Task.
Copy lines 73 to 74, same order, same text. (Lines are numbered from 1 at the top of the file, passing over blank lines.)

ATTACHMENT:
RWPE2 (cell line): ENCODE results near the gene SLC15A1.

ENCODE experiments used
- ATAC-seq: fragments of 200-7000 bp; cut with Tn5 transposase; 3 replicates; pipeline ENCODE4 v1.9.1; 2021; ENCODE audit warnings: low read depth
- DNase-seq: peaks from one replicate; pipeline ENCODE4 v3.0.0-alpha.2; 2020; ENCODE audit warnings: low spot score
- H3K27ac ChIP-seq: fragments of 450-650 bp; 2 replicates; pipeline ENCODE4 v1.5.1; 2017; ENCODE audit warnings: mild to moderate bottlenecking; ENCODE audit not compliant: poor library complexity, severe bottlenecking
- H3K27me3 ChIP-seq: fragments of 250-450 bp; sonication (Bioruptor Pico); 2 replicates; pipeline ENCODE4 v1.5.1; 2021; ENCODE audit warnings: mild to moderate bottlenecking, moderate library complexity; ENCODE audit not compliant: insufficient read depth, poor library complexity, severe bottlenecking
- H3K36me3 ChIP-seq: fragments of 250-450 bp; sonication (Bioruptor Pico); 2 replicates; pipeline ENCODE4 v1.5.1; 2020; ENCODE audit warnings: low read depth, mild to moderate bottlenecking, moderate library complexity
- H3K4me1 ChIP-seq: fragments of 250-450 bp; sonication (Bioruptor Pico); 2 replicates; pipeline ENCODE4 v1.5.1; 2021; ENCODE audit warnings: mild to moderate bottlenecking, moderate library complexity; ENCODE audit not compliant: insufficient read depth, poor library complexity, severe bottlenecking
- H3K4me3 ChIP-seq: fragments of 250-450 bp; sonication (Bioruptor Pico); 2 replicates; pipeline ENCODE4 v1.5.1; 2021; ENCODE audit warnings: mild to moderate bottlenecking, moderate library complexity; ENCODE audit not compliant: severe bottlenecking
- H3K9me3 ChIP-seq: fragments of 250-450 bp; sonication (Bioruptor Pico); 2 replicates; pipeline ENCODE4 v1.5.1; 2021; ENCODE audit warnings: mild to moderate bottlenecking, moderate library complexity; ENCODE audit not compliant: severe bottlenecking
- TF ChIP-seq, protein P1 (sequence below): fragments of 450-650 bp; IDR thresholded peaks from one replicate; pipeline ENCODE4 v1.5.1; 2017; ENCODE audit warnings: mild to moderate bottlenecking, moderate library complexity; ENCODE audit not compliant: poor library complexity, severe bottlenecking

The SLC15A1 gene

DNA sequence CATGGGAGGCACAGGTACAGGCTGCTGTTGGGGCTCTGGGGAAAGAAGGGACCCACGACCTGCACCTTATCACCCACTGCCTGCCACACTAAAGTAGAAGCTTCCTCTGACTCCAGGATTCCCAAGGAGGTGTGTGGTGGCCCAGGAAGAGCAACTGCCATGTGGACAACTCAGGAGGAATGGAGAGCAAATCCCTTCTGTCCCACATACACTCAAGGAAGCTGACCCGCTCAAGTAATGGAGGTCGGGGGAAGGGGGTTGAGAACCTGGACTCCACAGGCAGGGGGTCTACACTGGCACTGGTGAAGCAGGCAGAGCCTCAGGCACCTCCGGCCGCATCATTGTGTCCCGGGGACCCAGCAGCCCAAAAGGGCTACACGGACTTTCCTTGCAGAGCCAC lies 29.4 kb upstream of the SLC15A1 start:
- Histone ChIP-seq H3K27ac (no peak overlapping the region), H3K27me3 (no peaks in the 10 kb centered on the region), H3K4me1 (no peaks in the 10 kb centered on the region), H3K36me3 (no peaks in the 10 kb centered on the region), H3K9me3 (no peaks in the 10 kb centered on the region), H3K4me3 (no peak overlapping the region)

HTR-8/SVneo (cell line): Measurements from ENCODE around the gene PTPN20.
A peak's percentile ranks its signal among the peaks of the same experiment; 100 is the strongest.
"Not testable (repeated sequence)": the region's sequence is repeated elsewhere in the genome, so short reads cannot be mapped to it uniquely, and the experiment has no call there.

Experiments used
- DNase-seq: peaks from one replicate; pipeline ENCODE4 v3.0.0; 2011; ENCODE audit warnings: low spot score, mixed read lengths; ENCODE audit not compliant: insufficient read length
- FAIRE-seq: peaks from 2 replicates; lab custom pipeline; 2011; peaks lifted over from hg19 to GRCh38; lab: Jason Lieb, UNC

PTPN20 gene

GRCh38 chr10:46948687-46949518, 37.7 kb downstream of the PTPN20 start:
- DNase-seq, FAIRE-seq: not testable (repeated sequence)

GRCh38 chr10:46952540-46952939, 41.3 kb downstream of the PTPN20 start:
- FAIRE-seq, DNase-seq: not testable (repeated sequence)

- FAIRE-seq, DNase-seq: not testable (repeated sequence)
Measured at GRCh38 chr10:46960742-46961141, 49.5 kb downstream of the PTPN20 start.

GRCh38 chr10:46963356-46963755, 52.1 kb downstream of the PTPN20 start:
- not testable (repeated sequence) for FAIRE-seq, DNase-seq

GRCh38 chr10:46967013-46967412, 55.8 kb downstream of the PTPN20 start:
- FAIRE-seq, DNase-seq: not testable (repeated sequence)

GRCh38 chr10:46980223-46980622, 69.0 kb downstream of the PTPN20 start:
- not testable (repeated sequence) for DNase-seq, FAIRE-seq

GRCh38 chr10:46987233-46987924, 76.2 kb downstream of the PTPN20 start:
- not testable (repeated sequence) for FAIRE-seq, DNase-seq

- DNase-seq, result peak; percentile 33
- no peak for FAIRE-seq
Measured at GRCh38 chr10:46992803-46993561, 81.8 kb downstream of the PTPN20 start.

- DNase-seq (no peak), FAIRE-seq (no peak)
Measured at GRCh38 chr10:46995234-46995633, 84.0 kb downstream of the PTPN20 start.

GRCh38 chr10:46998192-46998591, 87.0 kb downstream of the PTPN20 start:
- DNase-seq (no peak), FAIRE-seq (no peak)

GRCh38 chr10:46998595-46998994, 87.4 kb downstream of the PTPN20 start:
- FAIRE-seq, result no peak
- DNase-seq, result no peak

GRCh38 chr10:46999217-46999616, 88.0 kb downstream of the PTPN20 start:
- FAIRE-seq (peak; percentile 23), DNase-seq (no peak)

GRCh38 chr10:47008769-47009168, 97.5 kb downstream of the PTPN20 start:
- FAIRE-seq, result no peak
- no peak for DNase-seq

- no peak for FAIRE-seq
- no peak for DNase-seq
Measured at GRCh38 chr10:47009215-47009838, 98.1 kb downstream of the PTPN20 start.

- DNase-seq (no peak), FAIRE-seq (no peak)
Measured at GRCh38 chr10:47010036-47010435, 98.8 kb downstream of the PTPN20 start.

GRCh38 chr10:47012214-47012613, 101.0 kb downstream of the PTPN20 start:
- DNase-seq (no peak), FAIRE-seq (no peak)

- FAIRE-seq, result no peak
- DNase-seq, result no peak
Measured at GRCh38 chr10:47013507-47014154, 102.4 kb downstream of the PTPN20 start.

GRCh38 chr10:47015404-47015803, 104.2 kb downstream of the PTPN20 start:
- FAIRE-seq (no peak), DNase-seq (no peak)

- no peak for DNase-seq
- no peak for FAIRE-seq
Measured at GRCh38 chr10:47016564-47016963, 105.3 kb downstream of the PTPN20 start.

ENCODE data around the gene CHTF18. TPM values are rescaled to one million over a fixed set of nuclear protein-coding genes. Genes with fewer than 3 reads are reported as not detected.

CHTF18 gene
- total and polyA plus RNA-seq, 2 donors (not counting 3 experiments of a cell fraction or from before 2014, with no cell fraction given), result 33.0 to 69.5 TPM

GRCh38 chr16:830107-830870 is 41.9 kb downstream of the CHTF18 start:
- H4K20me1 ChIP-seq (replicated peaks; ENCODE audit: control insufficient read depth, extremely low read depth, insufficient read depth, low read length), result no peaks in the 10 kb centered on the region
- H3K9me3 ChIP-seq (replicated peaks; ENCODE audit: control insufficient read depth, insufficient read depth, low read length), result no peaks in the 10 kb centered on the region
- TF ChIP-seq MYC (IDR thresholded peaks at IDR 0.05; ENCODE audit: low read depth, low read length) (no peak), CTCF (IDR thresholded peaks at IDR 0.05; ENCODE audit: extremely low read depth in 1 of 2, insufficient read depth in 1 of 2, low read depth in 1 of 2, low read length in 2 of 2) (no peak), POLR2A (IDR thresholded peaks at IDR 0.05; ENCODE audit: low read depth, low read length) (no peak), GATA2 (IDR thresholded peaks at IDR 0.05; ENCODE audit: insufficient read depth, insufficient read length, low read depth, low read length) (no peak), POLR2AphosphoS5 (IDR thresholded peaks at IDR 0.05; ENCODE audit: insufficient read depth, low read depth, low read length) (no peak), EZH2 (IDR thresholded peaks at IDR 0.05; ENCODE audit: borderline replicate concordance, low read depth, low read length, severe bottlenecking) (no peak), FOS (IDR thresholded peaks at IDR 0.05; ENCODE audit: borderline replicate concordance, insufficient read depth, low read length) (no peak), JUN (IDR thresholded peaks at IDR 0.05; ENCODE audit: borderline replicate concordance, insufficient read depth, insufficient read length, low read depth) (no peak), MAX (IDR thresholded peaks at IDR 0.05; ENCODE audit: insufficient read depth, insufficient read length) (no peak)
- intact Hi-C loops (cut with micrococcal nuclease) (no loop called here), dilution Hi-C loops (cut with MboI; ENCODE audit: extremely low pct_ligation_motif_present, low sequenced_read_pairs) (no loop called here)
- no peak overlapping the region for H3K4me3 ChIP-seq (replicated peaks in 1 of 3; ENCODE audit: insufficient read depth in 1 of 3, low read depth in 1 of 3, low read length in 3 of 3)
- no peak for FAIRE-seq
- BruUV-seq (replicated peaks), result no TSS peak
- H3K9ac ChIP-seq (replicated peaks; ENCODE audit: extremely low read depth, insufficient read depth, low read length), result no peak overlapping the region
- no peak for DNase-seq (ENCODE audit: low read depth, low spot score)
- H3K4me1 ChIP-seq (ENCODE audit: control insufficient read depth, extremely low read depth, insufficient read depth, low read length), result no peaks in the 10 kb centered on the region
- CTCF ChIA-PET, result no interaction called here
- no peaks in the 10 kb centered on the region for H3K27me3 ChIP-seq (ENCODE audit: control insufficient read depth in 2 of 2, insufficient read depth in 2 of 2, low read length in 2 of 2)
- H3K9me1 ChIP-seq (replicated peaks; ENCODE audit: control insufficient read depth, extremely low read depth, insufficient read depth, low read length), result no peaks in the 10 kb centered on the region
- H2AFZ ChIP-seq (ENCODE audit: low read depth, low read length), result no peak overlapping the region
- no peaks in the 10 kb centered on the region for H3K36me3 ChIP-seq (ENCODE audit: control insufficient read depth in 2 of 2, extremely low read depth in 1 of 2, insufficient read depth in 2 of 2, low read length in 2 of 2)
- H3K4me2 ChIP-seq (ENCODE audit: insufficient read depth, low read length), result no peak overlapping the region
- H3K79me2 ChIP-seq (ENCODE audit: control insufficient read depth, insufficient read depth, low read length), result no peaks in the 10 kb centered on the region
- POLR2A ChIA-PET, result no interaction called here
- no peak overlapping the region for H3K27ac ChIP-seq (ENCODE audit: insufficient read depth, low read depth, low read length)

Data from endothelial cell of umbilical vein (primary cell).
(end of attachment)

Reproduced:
- intact Hi-C loops (cut with micrococcal nuclease) (no loop called here), dilution Hi-C loops (cut with MboI; ENCODE audit: extremely low pct_ligation_motif_present, low sequenced_read_pairs) (no loop called here)
- no peak overlapping the region for H3K4me3 ChIP-seq (replicated peaks in 1 of 3; ENCODE audit: insufficient read depth in 1 of 3, low read depth in 1 of 3, low read length in 3 of 3)